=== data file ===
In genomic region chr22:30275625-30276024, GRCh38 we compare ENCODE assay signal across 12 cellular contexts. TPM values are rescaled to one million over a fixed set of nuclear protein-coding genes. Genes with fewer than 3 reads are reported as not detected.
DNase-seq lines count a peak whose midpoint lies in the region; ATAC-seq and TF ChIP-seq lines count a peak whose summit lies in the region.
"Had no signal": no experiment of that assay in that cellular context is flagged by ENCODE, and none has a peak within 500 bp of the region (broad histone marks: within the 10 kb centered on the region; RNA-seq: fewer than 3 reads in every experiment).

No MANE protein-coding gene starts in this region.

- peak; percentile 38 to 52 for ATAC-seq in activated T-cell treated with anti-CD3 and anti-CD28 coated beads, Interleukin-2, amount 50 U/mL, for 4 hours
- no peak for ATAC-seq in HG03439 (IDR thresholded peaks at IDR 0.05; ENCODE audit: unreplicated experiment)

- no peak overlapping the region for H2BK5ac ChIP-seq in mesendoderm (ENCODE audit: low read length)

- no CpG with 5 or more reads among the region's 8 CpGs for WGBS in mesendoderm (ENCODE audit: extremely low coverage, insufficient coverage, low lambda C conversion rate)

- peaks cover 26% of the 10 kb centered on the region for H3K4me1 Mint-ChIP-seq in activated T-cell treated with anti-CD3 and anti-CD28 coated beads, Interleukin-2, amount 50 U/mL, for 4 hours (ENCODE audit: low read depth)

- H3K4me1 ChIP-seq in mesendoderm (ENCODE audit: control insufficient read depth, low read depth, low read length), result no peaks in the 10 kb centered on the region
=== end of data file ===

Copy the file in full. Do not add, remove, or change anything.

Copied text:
In genomic region chr22:30275625-30276024, GRCh38 we compare ENCODE assay signal across 12 cellular contexts. TPM values are rescaled to one million over a fixed set of nuclear protein-coding genes. Genes with fewer than 3 reads are reported as not detected.
DNase-seq lines count a peak whose midpoint lies in the region; ATAC-seq and TF ChIP-seq lines count a peak whose summit lies in the region.
"Had no signal": no experiment of that assay in that cellular context is flagged by ENCODE, and none has a peak within 500 bp of the region (broad histone marks: within the 10 kb centered on the region; RNA-seq: fewer than 3 reads in every experiment).

No MANE protein-coding gene starts in this region.

- peak; percentile 38 to 52 for ATAC-seq in activated T-cell treated with anti-CD3 and anti-CD28 coated beads, Interleukin-2, amount 50 U/mL, for 4 hours
- no peak for ATAC-seq in HG03439 (IDR thresholded peaks at IDR 0.05; ENCODE audit: unreplicated experiment)

- no peak overlapping the region for H2BK5ac ChIP-seq in mesendoderm (ENCODE audit: low read length)

- no CpG with 5 or more reads among the region's 8 CpGs for WGBS in mesendoderm (ENCODE audit: extremely low coverage, insufficient coverage, low lambda C conversion rate)

- peaks cover 26% of the 10 kb centered on the region for H3K4me1 Mint-ChIP-seq in activated T-cell treated with anti-CD3 and anti-CD28 coated beads, Interleukin-2, amount 50 U/mL, for 4 hours (ENCODE audit: low read depth)

- H3K4me1 ChIP-seq in mesendoderm (ENCODE audit: control insufficient read depth, low read depth, low read length), result no peaks in the 10 kb centered on the region